COLUMBUS, OH - NOVEMBER 5: Quarterback Braxton Miller #5 of the Ohio State Buckeyes scores the second of his two touchdowns against Indiana in the second half as Ryan Phillis #25 of the Indiana Hoosiers and Alexander Webb #27 of the Indiana Hoosiers give chase at Ohio Stadium on November 5, 2011 in Columbus, Ohio. Ohio State defeated Indiana 34-20. (Photo by Jamie Sabau/Getty Images)
With two great defenses and shaky offenses, Penn State and Ohio State will be searching for a single huge play to turn the tide. Who is more likely to find that play?
Despite the incredible distractions of the last couple of weeks (distractions that have taken us far beyond matters of sport), the Penn State Nittany Lions still have quite a bit to play for in their final two games of the regular season. They are one of three teams still eligible to win the Big Ten Leaders division (Purdue could still tie for the lead, but they would lose all tiebreakers), and while they actually hold a one-game lead over Wisconsin (two games over Purdue and Ohio State), they face an uphill battle. They finish the season at Wisconsin next weekend and at Ohio State this afternoon at 3:30 p.m. Eastern.
There are four remaining games that matter, then, when it comes to the division race: Penn State-Ohio State and Wisconsin-Illinois today, and Penn State-Wisconsin and (if Ohio State wins today) Michigan-Ohio State next week. Here are all the possible permutations of those two games; the two most likely scenarios are in bold.
|Penn State at
|Penn State at
|Ohio State||Illinois||Penn State||Michigan||Penn State|
|Ohio State||Illinois||Penn State||Ohio State||Penn State|
|Ohio State||Illinois||Wisconsin||Ohio State||Ohio State|
|Ohio State||Wisconsin||Penn State||Michigan||Penn State|
|Ohio State||Wisconsin||Penn State||Ohio State||Penn State|
|Ohio State||Wisconsin||Wisconsin||Ohio State||Wisconsin|
|Penn State||Illinois||Penn State||Michigan||Penn State|
|Penn State||Illinois||Penn State||Ohio State||Penn State|
|Penn State||Illinois||Wisconsin||Michigan||Penn State|
|Penn State||Illinois||Wisconsin||Ohio State||Penn State|
|Penn State||Wisconsin||Penn State||Michigan||Penn State|
|Penn State||Wisconsin||Penn State||Ohio State||Penn State|
|Penn State||Wisconsin||Wisconsin||Ohio State||Wisconsin|
For Ohio State to win the division, the Buckeyes need to win out and have Wisconsin both lose to Illinois and beat Penn State. If all scenarios above were equally likely, the Buckeyes would have a one-in-16 chance (6.3%), but since the scenario requires a reeling Illinois squad to knock off the Badgers, the chances are probably worse than that. Meanwhile, Penn State could be division champion by early evening tonight if they win and Wisconsin loses. The most likely arrangement, however, is that the division race comes down to the winner of PSU-Wisconsin next week — that is the case in 13 of the 16 scenarios above.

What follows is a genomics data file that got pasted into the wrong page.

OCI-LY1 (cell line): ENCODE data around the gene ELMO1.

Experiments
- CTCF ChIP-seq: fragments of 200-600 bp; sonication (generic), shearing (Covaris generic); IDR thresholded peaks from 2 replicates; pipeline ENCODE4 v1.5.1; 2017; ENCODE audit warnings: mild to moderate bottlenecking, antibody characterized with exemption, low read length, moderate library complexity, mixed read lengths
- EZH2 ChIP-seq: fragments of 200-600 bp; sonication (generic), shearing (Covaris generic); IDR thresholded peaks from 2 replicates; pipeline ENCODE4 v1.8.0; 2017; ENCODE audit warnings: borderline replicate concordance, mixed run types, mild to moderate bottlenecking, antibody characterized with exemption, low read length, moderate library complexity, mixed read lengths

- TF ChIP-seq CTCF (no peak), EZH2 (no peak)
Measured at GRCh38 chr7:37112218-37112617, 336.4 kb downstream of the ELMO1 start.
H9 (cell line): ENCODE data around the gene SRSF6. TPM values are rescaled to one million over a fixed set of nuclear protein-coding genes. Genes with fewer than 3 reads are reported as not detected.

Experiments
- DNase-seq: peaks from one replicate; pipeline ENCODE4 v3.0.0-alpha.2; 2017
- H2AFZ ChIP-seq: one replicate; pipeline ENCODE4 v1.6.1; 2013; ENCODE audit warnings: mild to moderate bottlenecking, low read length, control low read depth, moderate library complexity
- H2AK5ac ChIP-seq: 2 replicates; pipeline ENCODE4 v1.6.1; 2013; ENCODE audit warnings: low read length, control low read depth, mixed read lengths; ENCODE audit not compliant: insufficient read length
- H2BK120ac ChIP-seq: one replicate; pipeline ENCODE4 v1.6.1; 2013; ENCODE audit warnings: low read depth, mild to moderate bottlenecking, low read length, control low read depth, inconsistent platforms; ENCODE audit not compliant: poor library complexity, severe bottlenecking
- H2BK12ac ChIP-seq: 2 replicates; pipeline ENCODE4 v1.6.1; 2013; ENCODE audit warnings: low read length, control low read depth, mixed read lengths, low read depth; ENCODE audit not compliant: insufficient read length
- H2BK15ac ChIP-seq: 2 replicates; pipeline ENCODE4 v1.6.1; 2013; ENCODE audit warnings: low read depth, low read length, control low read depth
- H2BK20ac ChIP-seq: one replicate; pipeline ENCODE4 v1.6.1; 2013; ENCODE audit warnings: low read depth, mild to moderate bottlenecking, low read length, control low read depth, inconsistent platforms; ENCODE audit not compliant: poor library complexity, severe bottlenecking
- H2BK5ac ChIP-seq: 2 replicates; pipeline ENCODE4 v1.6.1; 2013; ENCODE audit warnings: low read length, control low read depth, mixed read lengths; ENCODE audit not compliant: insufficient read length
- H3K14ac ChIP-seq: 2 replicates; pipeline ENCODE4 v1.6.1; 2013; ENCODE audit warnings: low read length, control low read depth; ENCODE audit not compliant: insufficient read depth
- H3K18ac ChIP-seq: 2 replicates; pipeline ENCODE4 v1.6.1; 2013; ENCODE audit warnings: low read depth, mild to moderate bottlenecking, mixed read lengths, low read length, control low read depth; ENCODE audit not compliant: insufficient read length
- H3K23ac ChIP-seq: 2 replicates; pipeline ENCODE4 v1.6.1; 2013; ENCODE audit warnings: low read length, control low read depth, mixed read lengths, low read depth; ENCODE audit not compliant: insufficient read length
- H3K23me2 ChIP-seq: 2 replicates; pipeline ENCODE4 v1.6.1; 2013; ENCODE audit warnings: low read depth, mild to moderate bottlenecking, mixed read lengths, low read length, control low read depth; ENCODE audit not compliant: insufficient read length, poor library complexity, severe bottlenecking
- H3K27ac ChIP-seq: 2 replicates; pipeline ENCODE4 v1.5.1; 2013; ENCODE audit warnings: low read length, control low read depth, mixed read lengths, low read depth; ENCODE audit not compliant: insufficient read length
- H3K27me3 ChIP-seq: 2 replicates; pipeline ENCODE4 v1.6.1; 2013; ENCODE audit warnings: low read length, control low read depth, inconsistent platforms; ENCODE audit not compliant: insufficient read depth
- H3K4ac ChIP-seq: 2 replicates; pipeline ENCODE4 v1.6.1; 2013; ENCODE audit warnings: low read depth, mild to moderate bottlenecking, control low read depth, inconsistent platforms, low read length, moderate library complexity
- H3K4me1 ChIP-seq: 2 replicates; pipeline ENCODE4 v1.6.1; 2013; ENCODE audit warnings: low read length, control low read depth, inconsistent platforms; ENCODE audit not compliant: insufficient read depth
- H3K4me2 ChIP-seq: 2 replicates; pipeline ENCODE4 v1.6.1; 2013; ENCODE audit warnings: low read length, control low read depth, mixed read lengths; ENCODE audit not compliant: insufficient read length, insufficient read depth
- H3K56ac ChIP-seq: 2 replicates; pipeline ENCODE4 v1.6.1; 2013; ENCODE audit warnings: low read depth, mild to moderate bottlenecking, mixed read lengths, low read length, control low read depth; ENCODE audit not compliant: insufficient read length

To the extent that Ohio State has a chance, however, it will come down to figuring out how to make one more big play than Penn State today. It will almost have to be a big play, as both defenses hold significant advantages over opposing offenses in this one. Ohio State's defense ranks in the top 20 of most advanced categories, while Penn State ranks in the top 10 in the same. Sustained drives are possible but unlikely; instead, points will likely come from either a single big play on offense, a turnover, or a huge special teams event.
It is difficult to ascertain if either team holds an edge here. Ohio State has gained 20 yards or more in a play 38 times this season (18 runs, 20 passes) while Penn State has allowed 27 of those plays (five runs, 22 passes); the Buckeyes' offense ranks 61st in PPP+, the primary Football Outsiders explosiveness measure, while Penn State's defense ranks third. On the flipside, Penn State has gained 20 yards or more 34 times (eight runs, 26 passes), and Ohio State has allowed 27 such plays (six runs, 21 passes); Penn State ranks 66th in Off. PPP+, and Ohio State ranks 13th in Def. PPP+. A long pass to either Ohio State's Devin Smith (five catches of 20+) or Penn State's Derek Moye (nine) are the most likely big plays (along with perhaps a long run by Ohio State's Braxton Miller or Boom Herron), but nothing is downright likely. Edge: Push.
For the season, Penn State has committed 17 turnovers (10 fumbles lost, seven interceptions) and pulled in 23 (nine fumbles, 14 interceptions). Their plus-six margin is almost identical to Ohio State's plus-five — the Buckeyes have lost 10 (six fumbles, four interceptions) and gained 15 (four fumbles, 11 interceptions). In other words, there is no discernible edge here as well. Penn State is more likely to both force and commit turnovers, but ... Edge: Push.
Here's where Ohio State pulls out a slight advantage. Both teams are capable of breaking a long kickoff return — OSU's Jordan Hall has a 90-yarder this year, while PSU's Chaz Powell has a 95-yard touchdown — and both teams have kickers who have made at least 80 percent of their field goals. Penn State is more likely to boom a touchback on kickoffs, but it has struggled with both blocked punts and letting punts roll into the end zone. Ohio State has the edge in Special Teams F/+ (they're 10th in Special Teams F/+, as compared to Penn State at 66th) primarily because of the field position the Buckeyes generate in the kicking game, and because they are just a little bit more likely to pull off a big play. Edge: Ohio State.
Overall, this is about as even a matchup as you can imagine, despite Penn State's two-game division lead. The official F/+ pick goes to Ohio State by 0.9, but in the end, the game will almost certainly come down to a single big play, maybe two — and it is impossible to predict who will make that play.